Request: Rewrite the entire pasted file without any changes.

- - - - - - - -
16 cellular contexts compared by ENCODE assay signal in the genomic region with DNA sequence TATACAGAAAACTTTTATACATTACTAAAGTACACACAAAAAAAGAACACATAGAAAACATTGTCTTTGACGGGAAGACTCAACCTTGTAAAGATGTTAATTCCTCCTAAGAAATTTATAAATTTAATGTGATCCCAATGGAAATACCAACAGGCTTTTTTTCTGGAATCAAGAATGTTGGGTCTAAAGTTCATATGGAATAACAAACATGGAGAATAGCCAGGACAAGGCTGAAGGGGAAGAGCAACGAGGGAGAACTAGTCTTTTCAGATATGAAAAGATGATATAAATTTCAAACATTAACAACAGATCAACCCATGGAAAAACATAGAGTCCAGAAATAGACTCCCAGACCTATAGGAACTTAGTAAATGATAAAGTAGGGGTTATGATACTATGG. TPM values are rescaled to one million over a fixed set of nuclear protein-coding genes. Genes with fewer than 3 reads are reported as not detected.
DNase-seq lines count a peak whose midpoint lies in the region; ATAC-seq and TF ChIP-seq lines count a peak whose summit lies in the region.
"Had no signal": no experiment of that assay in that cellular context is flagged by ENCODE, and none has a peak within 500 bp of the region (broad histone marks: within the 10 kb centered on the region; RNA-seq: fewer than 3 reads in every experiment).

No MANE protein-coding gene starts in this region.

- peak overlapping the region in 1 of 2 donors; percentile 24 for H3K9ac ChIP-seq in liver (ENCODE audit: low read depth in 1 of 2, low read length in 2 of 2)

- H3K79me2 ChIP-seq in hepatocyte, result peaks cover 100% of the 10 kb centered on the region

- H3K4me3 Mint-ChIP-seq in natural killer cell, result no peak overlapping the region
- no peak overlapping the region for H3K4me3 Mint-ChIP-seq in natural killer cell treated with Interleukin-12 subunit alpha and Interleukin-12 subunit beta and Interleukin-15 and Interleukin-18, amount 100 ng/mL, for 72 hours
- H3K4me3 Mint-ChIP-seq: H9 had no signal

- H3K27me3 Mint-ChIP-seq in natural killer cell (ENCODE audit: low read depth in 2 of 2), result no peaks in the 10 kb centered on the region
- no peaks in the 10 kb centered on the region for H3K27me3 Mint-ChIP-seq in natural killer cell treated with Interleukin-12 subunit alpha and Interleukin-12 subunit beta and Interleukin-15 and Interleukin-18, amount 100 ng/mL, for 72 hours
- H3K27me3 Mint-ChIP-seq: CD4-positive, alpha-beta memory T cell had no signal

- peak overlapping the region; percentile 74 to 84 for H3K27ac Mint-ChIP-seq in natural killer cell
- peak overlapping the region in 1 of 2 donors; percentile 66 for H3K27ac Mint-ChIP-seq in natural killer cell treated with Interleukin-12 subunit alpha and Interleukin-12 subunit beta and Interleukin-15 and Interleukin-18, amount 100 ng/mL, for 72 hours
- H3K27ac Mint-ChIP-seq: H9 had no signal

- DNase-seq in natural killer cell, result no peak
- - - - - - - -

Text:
16 cellular contexts compared by ENCODE assay signal in the genomic region with DNA sequence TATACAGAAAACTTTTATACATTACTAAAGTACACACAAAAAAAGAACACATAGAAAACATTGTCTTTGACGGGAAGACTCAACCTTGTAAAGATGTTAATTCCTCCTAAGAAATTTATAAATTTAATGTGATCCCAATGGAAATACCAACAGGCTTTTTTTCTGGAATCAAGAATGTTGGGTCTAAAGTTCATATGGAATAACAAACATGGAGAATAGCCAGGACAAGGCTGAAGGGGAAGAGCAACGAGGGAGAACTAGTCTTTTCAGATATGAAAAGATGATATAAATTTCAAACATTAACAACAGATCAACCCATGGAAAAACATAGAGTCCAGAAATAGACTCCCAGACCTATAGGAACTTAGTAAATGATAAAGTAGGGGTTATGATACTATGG. TPM values are rescaled to one million over a fixed set of nuclear protein-coding genes. Genes with fewer than 3 reads are reported as not detected.
DNase-seq lines count a peak whose midpoint lies in the region; ATAC-seq and TF ChIP-seq lines count a peak whose summit lies in the region.
"Had no signal": no experiment of that assay in that cellular context is flagged by ENCODE, and none has a peak within 500 bp of the region (broad histone marks: within the 10 kb centered on the region; RNA-seq: fewer than 3 reads in every experiment).

No MANE protein-coding gene starts in this region.

- peak overlapping the region in 1 of 2 donors; percentile 24 for H3K9ac ChIP-seq in liver (ENCODE audit: low read depth in 1 of 2, low read length in 2 of 2)

- H3K79me2 ChIP-seq in hepatocyte, result peaks cover 100% of the 10 kb centered on the region

- H3K4me3 Mint-ChIP-seq in natural killer cell, result no peak overlapping the region
- no peak overlapping the region for H3K4me3 Mint-ChIP-seq in natural killer cell treated with Interleukin-12 subunit alpha and Interleukin-12 subunit beta and Interleukin-15 and Interleukin-18, amount 100 ng/mL, for 72 hours
- H3K4me3 Mint-ChIP-seq: H9 had no signal

- H3K27me3 Mint-ChIP-seq in natural killer cell (ENCODE audit: low read depth in 2 of 2), result no peaks in the 10 kb centered on the region
- no peaks in the 10 kb centered on the region for H3K27me3 Mint-ChIP-seq in natural killer cell treated with Interleukin-12 subunit alpha and Interleukin-12 subunit beta and Interleukin-15 and Interleukin-18, amount 100 ng/mL, for 72 hours
- H3K27me3 Mint-ChIP-seq: CD4-positive, alpha-beta memory T cell had no signal

- peak overlapping the region; percentile 74 to 84 for H3K27ac Mint-ChIP-seq in natural killer cell
- peak overlapping the region in 1 of 2 donors; percentile 66 for H3K27ac Mint-ChIP-seq in natural killer cell treated with Interleukin-12 subunit alpha and Interleukin-12 subunit beta and Interleukin-15 and Interleukin-18, amount 100 ng/mL, for 72 hours
- H3K27ac Mint-ChIP-seq: H9 had no signal

- DNase-seq in natural killer cell, result no peak